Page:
As it is quite a short book it is also possible for adults that do not read alot to get into. A very condensed novel, it is brief yet does not stunt the development of the plotline. It is definately not suitable for children though as it has some depressing scenes that some may find distressing.
Animal Farm is an interesting tale of the downfalls of Soviet Russia, shown through the attempts of the animals of Manor Farm to create a society in which all animals are equal and there are no humans. Orwell uses the everyday workings of a farm to highlight the issues that occurred in communist Russia, making this a great way to gain a simple explanation of some of the ways that this society failed. Particularly, the use of the eradication of historical events that do not fit the 'party' line is very memorable, showing the way that lies were used to create control.
It must be remembered, however, that this is Orwell's interpretation, so cannot be used as a historical text, but more as an engaging allegory. It also helps to have some background knowledge of the events surrounding the Russian Revolution, to fully appreciate the metaphors and comparisons used by Orwell. The book can be seen as boring if you are not interested in the meaning behind it, as on the surface it is merely a story about a bunch of animals. However, it is very rewarding if you can see past this.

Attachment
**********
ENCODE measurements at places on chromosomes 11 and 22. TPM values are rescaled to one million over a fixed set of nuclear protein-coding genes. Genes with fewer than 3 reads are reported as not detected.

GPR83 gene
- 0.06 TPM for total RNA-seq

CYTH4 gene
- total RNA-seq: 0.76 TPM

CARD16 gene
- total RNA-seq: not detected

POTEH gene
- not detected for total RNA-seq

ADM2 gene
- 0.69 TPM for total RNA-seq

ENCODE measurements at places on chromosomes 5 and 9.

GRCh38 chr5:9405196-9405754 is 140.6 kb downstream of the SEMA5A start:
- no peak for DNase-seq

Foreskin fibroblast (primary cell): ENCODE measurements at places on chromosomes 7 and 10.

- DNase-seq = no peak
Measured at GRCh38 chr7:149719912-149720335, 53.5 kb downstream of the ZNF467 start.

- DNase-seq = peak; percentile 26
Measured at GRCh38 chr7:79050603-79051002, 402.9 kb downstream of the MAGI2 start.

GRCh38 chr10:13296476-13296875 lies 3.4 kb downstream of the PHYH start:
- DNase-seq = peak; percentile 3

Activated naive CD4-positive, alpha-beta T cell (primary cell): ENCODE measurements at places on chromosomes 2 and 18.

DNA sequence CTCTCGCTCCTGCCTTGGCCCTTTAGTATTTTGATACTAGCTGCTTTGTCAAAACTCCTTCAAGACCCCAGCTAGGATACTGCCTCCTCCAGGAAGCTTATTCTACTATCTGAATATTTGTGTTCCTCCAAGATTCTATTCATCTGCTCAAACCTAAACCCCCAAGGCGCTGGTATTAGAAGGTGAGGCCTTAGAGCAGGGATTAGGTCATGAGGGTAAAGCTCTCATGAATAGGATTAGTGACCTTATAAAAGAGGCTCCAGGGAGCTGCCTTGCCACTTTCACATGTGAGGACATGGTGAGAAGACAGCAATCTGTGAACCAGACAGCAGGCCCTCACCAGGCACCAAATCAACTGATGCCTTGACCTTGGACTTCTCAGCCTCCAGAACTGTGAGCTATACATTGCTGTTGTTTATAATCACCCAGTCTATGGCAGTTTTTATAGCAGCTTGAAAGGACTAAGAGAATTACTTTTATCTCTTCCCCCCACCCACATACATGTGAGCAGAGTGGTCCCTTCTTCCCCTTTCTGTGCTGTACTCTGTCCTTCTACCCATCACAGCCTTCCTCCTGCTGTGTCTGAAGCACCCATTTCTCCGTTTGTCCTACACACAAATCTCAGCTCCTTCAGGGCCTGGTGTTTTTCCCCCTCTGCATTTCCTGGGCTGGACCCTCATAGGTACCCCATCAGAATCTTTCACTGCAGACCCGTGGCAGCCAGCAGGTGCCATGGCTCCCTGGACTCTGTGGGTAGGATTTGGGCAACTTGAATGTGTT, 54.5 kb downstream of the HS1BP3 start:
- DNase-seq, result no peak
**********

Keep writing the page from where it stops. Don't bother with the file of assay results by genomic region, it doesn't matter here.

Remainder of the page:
In this satirical novel the communist revolution and subsequent decline into dictatorship is depicted through animal characters on a farm. The downtrodden worker animals overthrough their human master and put into effect the vision of society taught to them by their recently deceased leader Major (Lenin). At first everything is fine in their utopian egalitarian society but the seeds of discord quickly develop as it becomes apparent that some animals are more equal than others. Snowball (Trotsky) and his rival Snowball (Stalin) wrestle for control. The result of this struggle is mirrored in Russian history which is certainly the inspiration for the plot.
The satire is fairly simple and crude and personally I think it does not bear comparison to Orwell's later work 1984. A similar comparison could be made between Of Mice and Men and the Grapes of Wrath by John Steinbeck. In Animal Farm Orwell lays out his version of the collapse of communism in clear, broad terms and the animalisation of the story makes it more accessible for younger readers but it should not be regarded as a masterpiece because it sticks to a simple message, hammering it home most effectively but without exploring the subtleties of why Communism failed. As a fable for modern times it works well but for a more complex analysis of a failed society read 1984 instead.